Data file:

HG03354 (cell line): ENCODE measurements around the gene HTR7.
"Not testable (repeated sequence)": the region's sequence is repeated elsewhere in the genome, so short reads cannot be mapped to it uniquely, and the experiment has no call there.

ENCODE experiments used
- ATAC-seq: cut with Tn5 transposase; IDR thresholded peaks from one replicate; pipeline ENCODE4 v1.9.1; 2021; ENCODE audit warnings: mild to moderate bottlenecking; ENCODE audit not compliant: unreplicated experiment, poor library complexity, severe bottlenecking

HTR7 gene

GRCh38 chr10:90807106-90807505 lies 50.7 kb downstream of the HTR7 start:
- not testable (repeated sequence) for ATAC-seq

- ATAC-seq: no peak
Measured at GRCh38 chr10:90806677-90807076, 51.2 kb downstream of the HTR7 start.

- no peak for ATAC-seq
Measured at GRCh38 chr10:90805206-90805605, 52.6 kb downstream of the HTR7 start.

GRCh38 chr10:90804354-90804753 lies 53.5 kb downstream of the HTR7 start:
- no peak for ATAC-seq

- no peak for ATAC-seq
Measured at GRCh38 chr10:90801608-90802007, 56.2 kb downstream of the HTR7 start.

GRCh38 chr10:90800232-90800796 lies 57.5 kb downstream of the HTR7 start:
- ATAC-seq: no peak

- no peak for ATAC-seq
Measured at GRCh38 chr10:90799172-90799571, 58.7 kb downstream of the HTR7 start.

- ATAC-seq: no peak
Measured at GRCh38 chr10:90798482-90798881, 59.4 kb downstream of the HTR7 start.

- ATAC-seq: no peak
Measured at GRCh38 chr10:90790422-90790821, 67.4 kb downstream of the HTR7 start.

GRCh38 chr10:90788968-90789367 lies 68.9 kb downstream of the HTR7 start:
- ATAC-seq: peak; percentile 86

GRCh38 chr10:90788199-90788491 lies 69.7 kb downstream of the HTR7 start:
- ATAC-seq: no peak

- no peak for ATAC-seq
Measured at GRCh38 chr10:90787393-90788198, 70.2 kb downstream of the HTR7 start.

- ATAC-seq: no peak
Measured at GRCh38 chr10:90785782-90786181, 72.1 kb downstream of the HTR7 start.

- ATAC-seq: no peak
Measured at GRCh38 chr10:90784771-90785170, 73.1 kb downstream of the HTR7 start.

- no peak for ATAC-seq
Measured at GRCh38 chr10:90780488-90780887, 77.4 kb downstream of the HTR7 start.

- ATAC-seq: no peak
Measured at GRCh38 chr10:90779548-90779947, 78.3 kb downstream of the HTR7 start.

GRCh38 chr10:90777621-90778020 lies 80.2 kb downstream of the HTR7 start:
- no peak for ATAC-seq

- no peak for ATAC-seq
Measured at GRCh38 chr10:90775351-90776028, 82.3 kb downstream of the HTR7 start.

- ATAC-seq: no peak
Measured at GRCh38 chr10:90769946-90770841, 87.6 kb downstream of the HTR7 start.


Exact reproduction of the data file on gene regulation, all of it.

HG03354 (cell line): ENCODE measurements around the gene HTR7.
"Not testable (repeated sequence)": the region's sequence is repeated elsewhere in the genome, so short reads cannot be mapped to it uniquely, and the experiment has no call there.

ENCODE experiments used
- ATAC-seq: cut with Tn5 transposase; IDR thresholded peaks from one replicate; pipeline ENCODE4 v1.9.1; 2021; ENCODE audit warnings: mild to moderate bottlenecking; ENCODE audit not compliant: unreplicated experiment, poor library complexity, severe bottlenecking

HTR7 gene

GRCh38 chr10:90807106-90807505 lies 50.7 kb downstream of the HTR7 start:
- not testable (repeated sequence) for ATAC-seq

- ATAC-seq: no peak
Measured at GRCh38 chr10:90806677-90807076, 51.2 kb downstream of the HTR7 start.

- no peak for ATAC-seq
Measured at GRCh38 chr10:90805206-90805605, 52.6 kb downstream of the HTR7 start.

GRCh38 chr10:90804354-90804753 lies 53.5 kb downstream of the HTR7 start:
- no peak for ATAC-seq

- no peak for ATAC-seq
Measured at GRCh38 chr10:90801608-90802007, 56.2 kb downstream of the HTR7 start.

GRCh38 chr10:90800232-90800796 lies 57.5 kb downstream of the HTR7 start:
- ATAC-seq: no peak

- no peak for ATAC-seq
Measured at GRCh38 chr10:90799172-90799571, 58.7 kb downstream of the HTR7 start.

- ATAC-seq: no peak
Measured at GRCh38 chr10:90798482-90798881, 59.4 kb downstream of the HTR7 start.

- ATAC-seq: no peak
Measured at GRCh38 chr10:90790422-90790821, 67.4 kb downstream of the HTR7 start.

GRCh38 chr10:90788968-90789367 lies 68.9 kb downstream of the HTR7 start:
- ATAC-seq: peak; percentile 86

GRCh38 chr10:90788199-90788491 lies 69.7 kb downstream of the HTR7 start:
- ATAC-seq: no peak

- no peak for ATAC-seq
Measured at GRCh38 chr10:90787393-90788198, 70.2 kb downstream of the HTR7 start.

- ATAC-seq: no peak
Measured at GRCh38 chr10:90785782-90786181, 72.1 kb downstream of the HTR7 start.

- ATAC-seq: no peak
Measured at GRCh38 chr10:90784771-90785170, 73.1 kb downstream of the HTR7 start.

- no peak for ATAC-seq
Measured at GRCh38 chr10:90780488-90780887, 77.4 kb downstream of the HTR7 start.

- ATAC-seq: no peak
Measured at GRCh38 chr10:90779548-90779947, 78.3 kb downstream of the HTR7 start.

GRCh38 chr10:90777621-90778020 lies 80.2 kb downstream of the HTR7 start:
- no peak for ATAC-seq

- no peak for ATAC-seq
Measured at GRCh38 chr10:90775351-90776028, 82.3 kb downstream of the HTR7 start.

- ATAC-seq: no peak
Measured at GRCh38 chr10:90769946-90770841, 87.6 kb downstream of the HTR7 start.